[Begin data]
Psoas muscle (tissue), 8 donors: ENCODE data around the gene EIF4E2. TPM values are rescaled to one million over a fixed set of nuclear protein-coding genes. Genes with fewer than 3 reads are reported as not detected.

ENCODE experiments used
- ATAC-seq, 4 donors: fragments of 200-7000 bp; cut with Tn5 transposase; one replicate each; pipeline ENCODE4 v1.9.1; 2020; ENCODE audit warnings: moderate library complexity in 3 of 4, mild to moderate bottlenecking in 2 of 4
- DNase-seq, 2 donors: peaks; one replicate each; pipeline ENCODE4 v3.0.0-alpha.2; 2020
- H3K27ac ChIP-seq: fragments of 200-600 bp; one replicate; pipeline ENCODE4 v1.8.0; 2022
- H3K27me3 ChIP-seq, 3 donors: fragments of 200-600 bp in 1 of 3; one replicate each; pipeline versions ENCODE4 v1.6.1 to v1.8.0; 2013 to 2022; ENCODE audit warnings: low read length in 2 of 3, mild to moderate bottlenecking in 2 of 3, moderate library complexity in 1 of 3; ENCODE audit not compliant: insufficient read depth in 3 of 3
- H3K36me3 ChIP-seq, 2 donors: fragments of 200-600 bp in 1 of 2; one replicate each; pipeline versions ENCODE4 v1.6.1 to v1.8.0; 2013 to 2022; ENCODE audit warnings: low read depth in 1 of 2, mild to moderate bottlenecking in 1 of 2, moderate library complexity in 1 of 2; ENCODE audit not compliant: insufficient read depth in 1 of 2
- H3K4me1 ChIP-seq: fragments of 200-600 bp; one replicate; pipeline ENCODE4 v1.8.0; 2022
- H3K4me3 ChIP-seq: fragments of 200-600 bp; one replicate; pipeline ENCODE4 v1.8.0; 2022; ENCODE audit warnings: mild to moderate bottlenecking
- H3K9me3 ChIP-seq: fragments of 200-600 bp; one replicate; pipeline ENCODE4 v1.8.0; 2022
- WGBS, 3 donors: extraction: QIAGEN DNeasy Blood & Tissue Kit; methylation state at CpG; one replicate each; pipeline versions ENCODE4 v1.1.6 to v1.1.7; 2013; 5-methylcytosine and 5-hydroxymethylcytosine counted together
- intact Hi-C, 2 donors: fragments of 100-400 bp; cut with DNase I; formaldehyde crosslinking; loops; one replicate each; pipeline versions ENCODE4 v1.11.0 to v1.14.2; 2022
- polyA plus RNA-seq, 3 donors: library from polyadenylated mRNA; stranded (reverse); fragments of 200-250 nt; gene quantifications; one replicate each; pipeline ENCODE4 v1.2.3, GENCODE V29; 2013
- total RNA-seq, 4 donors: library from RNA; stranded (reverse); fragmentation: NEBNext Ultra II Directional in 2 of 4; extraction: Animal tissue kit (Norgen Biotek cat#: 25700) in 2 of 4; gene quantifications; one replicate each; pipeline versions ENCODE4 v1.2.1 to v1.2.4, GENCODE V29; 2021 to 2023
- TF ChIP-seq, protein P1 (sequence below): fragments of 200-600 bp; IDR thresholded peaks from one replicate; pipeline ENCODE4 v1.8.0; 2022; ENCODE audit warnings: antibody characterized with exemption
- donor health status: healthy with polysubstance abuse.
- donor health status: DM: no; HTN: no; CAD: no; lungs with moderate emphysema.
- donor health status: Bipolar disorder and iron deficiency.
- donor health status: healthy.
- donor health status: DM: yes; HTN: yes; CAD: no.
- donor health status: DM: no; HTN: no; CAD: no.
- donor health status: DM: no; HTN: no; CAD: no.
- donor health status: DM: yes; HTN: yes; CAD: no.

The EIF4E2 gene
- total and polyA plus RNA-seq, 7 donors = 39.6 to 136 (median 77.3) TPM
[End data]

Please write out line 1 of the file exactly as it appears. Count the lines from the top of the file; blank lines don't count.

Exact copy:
Psoas muscle (tissue), 8 donors: ENCODE data around the gene EIF4E2. TPM values are rescaled to one million over a fixed set of nuclear protein-coding genes. Genes with fewer than 3 reads are reported as not detected.